• Formatting Dialogue


    Study the following passage and the explanations for how it is punctuated.

             “I like to eat paste,” Hambone said. “It’s yummy.”                                                     1, 3

             She looked at him. “Really?” she asked, smiling.                                                        2, 4

             Hambone said, “Really.”                                                                                            6,7

             She raised her eyebrows. “Wow.”  She was impressed.                                                 8

             “I like to eat paste,” Hambone said, “because it’s yummy.”                                           9


    1.   In all dialogue, punctuation (commas, periods, etc.) goes inside of quotes.
    2.   Each new speaker generally gets a new paragraph. The new paragraph actually begins with any actions or thoughts of the next speaker, not just the sentence with their words.
    3.   The last period in the quotes becomes a comma when followed by “s/he said.”
    4.   Question marks and exclamation points stay the same before “s/he said.”
    5.   “s/he said” is not capitalized after quotes (but is, of course, if it starts a sentence.)
    6.   There is a comma between “s/he said” and the actual quote.
    7.   Sentences inside quotes are capitalized as they would be, disregarding what comes before or after the quote marks.
    8.   If you leave out “s/he said,” but describe an action, the quote ends in a period and the description is a separate sentence. (“Hi,” she smiled. = wrong.
    9. If interrupting a sentence of dialogue with “s/he said,” use a comma after “s/he said.” If between sentences, use a period. (Compare Hambone’s 1st and 3rd lines.)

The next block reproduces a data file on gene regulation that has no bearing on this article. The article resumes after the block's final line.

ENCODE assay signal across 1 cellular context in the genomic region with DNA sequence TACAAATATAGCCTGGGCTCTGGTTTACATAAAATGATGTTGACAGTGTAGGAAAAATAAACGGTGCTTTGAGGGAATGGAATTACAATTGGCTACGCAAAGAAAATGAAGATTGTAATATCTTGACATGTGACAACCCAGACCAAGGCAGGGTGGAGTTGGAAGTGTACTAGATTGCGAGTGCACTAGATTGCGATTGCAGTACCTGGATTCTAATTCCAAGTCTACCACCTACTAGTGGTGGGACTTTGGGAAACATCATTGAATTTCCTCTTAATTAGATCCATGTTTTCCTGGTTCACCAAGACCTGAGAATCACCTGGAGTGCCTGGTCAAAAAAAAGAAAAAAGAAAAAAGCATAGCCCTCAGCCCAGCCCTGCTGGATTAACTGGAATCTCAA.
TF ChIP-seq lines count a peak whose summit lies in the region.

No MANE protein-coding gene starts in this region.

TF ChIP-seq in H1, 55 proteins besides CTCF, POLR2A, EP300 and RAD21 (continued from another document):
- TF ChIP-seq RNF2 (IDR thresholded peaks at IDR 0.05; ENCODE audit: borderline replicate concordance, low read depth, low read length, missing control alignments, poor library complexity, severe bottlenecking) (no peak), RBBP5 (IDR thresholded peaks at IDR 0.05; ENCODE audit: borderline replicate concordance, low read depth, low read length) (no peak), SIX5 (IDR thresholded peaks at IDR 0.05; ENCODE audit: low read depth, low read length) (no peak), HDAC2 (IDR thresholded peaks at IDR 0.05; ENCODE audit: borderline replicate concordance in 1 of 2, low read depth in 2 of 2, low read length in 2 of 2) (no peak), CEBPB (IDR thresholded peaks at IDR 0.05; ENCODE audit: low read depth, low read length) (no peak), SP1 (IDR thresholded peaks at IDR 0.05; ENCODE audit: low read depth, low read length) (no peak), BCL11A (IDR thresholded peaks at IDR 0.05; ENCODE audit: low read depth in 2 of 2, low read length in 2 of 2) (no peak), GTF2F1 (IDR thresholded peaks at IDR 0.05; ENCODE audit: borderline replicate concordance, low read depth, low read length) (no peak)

Formatting Thoughts


    In terms of capitalization, commas, and the option of using attributions, thoughts are formatted like dialogue. But direct thoughts are italicized, and no thoughts use quotation marks.*


    1.      Direct thoughts quote the brain and are italicized and in first person present tense. They

    are usually followed by an attribution (he/she thought/wondered/etc.).


    Ex.: She glared at him. She is a bully, he thought. Why the heck am I friends with such a

    mean person? “Hi, Sue,” he said.


    1.       Indirect thoughts still quote the brain but are in the same tense and POV as the story

    (which is usually in past tense, 3rd person). They may or may not be followed by an

    attribution. This makes them blend in with the descriptions. This is the single greatest

    technique of fiction and narrative nonfiction writers.


    Ex.: She glared at him. She was a bully, he thought. Why the heck was he friends with such a mean person? “Hi, Sue,” he said.


    *these are conventions, not rigid rules. Different writers may do things differently.


Last Modified on March 19, 2019